This story was co-published with Frontline PBS.
The 18-year-old, excited by his handiwork at the bloody rally in Charlottesville, Virginia, last summer, quickly went online to boast. He used the handle VasillistheGreek.
“Today cracked 3 skulls open with virtually no damage to myself,” the young man wrote on Aug. 12, 2017.
Vasillios Pistolis had come to the now infamous Unite the Right rally eager for such violence. He belonged to a white supremacist group known as Atomwaffen Division, a secretive neo-Nazi organization whose members say they are preparing for a coming race war in the U.S. In online chats leading up to the rally, Pistolis had been encouraged to be vicious with any counter-protestors, maybe even sodomize someone with a knife. He’d responded by saying he was prepared to kill someone “if shit goes down.”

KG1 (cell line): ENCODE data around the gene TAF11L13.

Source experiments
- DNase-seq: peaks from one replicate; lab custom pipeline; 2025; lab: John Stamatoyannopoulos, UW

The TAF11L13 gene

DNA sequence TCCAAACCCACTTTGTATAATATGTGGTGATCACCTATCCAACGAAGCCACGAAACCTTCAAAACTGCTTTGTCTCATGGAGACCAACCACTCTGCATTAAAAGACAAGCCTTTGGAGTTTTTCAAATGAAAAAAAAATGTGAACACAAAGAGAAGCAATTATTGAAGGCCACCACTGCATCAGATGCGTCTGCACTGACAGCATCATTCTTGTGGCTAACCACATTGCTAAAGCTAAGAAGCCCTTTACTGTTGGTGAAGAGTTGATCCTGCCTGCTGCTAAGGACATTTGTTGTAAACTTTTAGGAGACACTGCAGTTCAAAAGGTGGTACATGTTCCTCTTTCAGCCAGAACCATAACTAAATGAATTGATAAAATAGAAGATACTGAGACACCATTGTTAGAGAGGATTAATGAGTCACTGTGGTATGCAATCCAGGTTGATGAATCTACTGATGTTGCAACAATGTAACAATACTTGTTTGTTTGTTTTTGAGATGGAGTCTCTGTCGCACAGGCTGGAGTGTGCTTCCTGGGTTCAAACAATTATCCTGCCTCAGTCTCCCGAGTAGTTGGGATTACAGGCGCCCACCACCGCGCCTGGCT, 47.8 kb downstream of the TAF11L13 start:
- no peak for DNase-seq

One of Pistolis’ victims that weekend was Emily Gorcenski, a data scientist and trans woman from Charlottesville who had shown up to confront the rally’s hundreds of white supremacists. In an online post, Pistolis delighted in how he had “drop kicked” that “tranny” during a violent nighttime march on the campus of the University of Virginia. He also wrote about a blood-soaked flag he’d kept as a memento.
“Not my blood,” he took care to note.